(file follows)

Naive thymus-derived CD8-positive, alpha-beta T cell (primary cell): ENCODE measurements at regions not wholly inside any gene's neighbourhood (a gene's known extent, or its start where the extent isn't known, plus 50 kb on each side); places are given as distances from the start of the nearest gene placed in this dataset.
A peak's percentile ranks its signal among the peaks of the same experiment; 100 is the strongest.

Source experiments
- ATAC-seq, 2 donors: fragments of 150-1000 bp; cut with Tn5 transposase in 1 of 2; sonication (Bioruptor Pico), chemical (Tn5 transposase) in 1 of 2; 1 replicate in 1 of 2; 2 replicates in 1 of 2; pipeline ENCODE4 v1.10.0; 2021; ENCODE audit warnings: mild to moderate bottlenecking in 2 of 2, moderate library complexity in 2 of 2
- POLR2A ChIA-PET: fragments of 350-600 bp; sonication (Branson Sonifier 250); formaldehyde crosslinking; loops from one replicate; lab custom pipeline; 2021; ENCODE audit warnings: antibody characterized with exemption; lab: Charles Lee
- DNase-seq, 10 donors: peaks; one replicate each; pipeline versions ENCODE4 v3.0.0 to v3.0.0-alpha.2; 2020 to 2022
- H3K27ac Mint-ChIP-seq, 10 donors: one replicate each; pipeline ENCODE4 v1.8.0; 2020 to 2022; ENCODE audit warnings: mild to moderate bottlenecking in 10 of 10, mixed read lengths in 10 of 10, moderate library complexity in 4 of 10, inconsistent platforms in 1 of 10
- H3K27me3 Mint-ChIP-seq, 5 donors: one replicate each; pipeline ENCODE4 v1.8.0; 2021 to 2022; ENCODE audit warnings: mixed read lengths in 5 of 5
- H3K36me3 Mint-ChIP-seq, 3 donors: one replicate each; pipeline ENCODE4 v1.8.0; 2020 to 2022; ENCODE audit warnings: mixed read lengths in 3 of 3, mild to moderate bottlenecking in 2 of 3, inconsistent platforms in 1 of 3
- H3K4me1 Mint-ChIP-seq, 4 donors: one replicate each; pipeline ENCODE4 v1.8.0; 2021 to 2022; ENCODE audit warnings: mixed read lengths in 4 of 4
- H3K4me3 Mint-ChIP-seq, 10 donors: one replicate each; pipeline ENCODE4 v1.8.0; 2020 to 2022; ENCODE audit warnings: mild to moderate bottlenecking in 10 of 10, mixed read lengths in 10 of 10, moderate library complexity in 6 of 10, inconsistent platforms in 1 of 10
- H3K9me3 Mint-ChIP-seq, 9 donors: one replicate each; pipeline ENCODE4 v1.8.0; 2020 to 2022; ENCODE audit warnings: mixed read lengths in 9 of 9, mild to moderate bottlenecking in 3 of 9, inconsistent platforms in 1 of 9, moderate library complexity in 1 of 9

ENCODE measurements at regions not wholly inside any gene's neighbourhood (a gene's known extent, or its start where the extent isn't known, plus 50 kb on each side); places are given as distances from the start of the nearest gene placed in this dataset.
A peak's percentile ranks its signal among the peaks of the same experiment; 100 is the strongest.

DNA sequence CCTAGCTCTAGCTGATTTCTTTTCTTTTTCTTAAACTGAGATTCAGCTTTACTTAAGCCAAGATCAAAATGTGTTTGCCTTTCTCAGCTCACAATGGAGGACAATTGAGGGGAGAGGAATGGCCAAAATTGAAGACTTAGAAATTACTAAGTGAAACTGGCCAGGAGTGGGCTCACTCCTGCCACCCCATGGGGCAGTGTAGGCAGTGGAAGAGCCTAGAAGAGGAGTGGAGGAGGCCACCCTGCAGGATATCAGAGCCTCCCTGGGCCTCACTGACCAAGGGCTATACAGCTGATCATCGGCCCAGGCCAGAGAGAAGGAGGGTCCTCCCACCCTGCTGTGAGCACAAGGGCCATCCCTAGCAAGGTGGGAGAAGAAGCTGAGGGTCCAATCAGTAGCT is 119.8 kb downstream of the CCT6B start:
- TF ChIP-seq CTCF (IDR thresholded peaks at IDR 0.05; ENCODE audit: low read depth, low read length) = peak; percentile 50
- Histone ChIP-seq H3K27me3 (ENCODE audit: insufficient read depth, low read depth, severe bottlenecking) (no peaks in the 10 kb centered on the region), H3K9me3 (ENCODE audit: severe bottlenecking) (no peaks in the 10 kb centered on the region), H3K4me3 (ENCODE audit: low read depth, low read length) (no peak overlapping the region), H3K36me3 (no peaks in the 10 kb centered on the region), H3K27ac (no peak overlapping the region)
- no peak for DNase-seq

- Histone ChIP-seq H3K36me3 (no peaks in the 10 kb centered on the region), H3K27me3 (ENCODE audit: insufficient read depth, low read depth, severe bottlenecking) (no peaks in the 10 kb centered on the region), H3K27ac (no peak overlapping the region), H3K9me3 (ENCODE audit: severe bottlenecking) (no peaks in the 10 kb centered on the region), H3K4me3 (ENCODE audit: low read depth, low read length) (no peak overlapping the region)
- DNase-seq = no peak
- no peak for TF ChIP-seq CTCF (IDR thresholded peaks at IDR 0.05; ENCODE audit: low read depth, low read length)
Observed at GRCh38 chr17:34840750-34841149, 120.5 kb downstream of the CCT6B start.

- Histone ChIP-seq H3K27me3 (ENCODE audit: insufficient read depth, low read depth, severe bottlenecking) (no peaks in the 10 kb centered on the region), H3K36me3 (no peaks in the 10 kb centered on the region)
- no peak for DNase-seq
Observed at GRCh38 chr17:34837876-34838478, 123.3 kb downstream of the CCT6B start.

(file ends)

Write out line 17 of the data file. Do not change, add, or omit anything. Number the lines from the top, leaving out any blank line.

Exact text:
- Histone ChIP-seq H3K27me3 (ENCODE audit: insufficient read depth, low read depth, severe bottlenecking) (no peaks in the 10 kb centered on the region), H3K9me3 (ENCODE audit: severe bottlenecking) (no peaks in the 10 kb centered on the region), H3K4me3 (ENCODE audit: low read depth, low read length) (no peak overlapping the region), H3K36me3 (no peaks in the 10 kb centered on the region), H3K27ac (no peak overlapping the region)